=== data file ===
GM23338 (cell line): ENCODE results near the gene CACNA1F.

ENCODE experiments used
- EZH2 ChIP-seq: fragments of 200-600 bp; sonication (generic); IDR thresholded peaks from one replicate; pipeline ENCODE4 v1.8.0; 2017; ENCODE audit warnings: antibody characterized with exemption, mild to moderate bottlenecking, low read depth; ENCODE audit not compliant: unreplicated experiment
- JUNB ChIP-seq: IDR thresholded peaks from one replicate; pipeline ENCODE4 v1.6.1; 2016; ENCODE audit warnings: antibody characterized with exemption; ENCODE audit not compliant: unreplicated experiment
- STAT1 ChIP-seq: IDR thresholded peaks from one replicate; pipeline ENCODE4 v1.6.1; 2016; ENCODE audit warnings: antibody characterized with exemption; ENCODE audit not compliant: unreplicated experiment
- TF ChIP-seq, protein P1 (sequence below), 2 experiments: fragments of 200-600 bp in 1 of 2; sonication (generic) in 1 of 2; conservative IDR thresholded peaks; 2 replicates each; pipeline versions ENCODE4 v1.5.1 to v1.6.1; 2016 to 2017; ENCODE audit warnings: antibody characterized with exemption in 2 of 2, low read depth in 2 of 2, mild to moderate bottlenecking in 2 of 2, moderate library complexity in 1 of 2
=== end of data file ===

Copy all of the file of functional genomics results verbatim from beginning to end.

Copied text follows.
GM23338 (cell line): ENCODE results near the gene CACNA1F.

ENCODE experiments used
- EZH2 ChIP-seq: fragments of 200-600 bp; sonication (generic); IDR thresholded peaks from one replicate; pipeline ENCODE4 v1.8.0; 2017; ENCODE audit warnings: antibody characterized with exemption, mild to moderate bottlenecking, low read depth; ENCODE audit not compliant: unreplicated experiment
- JUNB ChIP-seq: IDR thresholded peaks from one replicate; pipeline ENCODE4 v1.6.1; 2016; ENCODE audit warnings: antibody characterized with exemption; ENCODE audit not compliant: unreplicated experiment
- STAT1 ChIP-seq: IDR thresholded peaks from one replicate; pipeline ENCODE4 v1.6.1; 2016; ENCODE audit warnings: antibody characterized with exemption; ENCODE audit not compliant: unreplicated experiment
- TF ChIP-seq, protein P1 (sequence below), 2 experiments: fragments of 200-600 bp in 1 of 2; sonication (generic) in 1 of 2; conservative IDR thresholded peaks; 2 replicates each; pipeline versions ENCODE4 v1.5.1 to v1.6.1; 2016 to 2017; ENCODE audit warnings: antibody characterized with exemption in 2 of 2, low read depth in 2 of 2, mild to moderate bottlenecking in 2 of 2, moderate library complexity in 1 of 2